In interviews, he tried to unmake the critical cliché that said he worked in rejection of the so-called abstract expressionism of Jackson Pollock, Willem de Kooning and Franz Kline. "I've never accepted the aesthetic limitation of doing something to the exclusion of something else," Rauschenberg said in 1997. "I just backed off from abstract expressionism because they had their space and I didn't feel at home in it, even though I didn't have a home."

He may have felt that way then, he certainly knew the sting of real poverty. But the May 2006 exhibit "Robert Rauschenberg: Combines" presented an artist who made the street-level material world of '50s Manhattan his home. He could not see why his art should be impermeable to anything he found, bought, remembered, thought or felt.

Yet no one can look carefully at "Robert Rauschenberg: Combines" and fail to notice recurrent images and objects, from taxidermy to road signs, pockets, ties, shirt sleeves and even parachutes.

Rauschenberg acknowledges a fictive self-portrait in the photograph of a man in a white suit at the bottom of MOCA's own untitled freestanding 1954 combine. But might it also make reference to Alec Guinness' sinister 1951 movie comedy "The Man in the White Suit"?

Artworks as inclusive as these inevitably make us wonder about the depth of the artist's own knowledge of what he has made. Should we value Rauschenberg's work for bringing to light a tissue of unconscious linkages beneath the surface of everyday life and memory? Can we even agree that he did such a thing or that an artist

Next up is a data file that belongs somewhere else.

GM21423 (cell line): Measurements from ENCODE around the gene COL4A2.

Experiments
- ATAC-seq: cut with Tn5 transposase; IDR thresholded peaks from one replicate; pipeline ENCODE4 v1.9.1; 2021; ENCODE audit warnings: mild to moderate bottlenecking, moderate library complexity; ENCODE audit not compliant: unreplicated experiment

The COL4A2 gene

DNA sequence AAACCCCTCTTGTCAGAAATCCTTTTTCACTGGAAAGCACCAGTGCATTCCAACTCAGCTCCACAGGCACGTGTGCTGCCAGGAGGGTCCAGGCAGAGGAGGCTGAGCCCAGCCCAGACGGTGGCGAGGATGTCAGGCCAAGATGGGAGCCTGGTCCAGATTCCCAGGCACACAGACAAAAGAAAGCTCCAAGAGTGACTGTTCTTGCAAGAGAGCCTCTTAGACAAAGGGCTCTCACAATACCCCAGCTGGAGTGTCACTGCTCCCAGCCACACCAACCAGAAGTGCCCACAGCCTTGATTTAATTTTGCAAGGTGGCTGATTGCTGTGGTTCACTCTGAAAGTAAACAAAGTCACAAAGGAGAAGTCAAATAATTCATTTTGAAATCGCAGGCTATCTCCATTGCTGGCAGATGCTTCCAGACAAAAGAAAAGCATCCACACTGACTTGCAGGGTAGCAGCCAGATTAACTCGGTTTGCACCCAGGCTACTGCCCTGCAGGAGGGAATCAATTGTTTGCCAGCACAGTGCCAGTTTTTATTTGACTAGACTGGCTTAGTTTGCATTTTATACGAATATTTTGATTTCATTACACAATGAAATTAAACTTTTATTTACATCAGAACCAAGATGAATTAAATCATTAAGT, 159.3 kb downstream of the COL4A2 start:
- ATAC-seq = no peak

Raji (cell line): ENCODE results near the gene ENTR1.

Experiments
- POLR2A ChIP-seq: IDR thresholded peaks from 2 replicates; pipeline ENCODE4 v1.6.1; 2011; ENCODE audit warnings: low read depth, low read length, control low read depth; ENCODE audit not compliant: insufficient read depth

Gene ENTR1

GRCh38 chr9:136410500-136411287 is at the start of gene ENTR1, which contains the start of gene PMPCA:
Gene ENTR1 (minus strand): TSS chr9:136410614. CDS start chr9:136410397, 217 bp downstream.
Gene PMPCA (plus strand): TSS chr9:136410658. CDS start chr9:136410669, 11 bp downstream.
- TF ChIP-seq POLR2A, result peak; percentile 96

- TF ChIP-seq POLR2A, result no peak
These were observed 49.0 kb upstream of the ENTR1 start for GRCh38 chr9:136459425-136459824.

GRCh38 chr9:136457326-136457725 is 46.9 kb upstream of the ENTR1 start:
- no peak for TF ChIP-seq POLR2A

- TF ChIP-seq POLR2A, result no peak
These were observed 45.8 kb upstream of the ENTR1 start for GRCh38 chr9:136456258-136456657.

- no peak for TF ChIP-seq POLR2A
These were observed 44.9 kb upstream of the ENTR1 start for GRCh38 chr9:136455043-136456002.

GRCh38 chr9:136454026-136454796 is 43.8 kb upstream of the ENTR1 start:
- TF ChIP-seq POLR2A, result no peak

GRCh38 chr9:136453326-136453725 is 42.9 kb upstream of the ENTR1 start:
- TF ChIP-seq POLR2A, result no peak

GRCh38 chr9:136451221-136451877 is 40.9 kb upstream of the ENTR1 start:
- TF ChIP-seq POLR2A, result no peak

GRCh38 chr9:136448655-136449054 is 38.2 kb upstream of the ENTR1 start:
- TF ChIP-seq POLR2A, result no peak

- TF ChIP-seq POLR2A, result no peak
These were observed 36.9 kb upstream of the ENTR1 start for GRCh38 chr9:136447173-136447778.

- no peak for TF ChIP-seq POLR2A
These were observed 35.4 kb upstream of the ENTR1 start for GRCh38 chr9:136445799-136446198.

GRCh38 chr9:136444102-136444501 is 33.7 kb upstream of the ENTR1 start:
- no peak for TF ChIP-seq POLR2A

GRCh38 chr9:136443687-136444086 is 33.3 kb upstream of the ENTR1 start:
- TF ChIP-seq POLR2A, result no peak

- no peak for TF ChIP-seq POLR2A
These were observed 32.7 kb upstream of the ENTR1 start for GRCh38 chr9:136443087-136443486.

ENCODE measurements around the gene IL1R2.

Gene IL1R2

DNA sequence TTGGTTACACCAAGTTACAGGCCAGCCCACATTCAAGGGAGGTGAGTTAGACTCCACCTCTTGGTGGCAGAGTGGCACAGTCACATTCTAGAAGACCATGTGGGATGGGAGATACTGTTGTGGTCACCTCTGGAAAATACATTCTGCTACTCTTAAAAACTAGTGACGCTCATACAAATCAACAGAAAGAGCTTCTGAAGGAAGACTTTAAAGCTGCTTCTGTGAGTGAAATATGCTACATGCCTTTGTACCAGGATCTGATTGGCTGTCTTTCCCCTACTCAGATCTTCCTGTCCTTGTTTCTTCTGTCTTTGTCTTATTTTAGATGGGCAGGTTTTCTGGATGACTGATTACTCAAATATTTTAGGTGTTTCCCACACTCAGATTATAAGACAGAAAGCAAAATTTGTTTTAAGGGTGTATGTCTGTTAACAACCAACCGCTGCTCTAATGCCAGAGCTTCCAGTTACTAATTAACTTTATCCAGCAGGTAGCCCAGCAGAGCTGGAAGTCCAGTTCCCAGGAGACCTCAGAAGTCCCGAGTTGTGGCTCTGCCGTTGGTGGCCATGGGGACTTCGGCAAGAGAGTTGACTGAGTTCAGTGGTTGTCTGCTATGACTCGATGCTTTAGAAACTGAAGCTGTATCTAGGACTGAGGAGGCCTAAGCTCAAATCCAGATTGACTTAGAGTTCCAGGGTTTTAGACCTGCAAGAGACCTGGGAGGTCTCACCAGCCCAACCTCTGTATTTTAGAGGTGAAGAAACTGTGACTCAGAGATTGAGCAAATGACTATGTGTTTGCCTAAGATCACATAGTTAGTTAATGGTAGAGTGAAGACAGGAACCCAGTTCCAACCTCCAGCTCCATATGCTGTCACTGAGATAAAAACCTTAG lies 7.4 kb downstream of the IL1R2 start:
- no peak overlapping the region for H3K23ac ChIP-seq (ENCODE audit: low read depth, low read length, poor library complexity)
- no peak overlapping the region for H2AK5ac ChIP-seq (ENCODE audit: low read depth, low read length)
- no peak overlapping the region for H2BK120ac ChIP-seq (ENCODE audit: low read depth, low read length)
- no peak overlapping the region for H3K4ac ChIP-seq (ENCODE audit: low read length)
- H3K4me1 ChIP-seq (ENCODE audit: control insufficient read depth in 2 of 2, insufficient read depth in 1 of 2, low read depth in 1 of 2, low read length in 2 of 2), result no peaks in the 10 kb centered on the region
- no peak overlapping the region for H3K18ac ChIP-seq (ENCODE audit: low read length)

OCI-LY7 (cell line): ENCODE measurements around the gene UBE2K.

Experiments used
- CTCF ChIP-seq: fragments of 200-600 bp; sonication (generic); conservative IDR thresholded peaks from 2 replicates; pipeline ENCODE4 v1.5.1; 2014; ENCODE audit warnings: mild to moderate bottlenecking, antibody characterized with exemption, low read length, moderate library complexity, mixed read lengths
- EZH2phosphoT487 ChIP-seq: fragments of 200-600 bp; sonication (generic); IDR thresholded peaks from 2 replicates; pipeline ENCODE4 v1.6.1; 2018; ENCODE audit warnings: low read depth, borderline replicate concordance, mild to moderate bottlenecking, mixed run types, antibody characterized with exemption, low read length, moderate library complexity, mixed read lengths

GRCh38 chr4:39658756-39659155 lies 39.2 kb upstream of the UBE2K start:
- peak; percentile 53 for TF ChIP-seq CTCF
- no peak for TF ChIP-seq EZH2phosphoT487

Rauschenberg's combines continue to burn brightly for us because they keep questions such as these alive in us, despite all the fog effects of cultural celebrity and the art economy.

Early on some critics denigrated Rauschenberg's work as "Neo-Dada" because it found license for its extreme openness in the example of Marcel Duchamp (1887-1968) and his admirer, John Cage (1912-1992). But Dada sprung from revulsion for the culture that devolved into World War I. And although Rauschenberg worked all sorts of topical details into his work, some momentous, some not, his work continues to radiate a love of the real, in all its perishability, utterly different from the Dada spirit.

“I usually work in a direction until I know how to do it, then I stop,” he said in an interview in the giant studio on Captiva in 2000. “At the time that I am bored or understand — I use those words interchangeably — another appetite has formed. A lot of people try to think up ideas. I’m not one. I’d rather accept the irresistible possibilities of what I can’t ignore.”

He added: “Anything you do will be an abuse of somebody else’s aesthetics. I think you’re born an artist or not. I couldn’t have learned it. And I hope I never do because knowing more only encourages your limitations.”

Quotes from Robert Hughes and Kenneth Baker
Obit from the NY Times:
Jed Pearl - not in favor of :

Wednesday, May 7, 2008

Manolo Valdez

Retrato con tocado rojo. 1996, Oleo sobre tela (191 x 126 cms) from the website noted below. This is very similar to what I saw at the Campbell-Thiebaud Gallery- a huge painting on burlap, roughly painted with a lot of the raw fabric showing through. I didn't care for it much then but I'd love to revisit the work and see what I think now.
Once a part of the anti-Franco underground art team Equipo Cronica, known for its politically loaded, appropriated imagery, Valdes was the subject of an upcoming museum survey at the Guggenheim Bilbao, Oct. 18, 2002-Jan. 12, 2003. (Art in America, 2003)

Now, these I really like - bookcases! Near and dear to the heart of any bibilophile. (images from the web). I was surprised to find so little about Valdez on the Internet - maybe if I spoke Spanish, I'd have better luck. There's an article in Spanish at this website with some great images:

Manolo Valdez at the Civic Center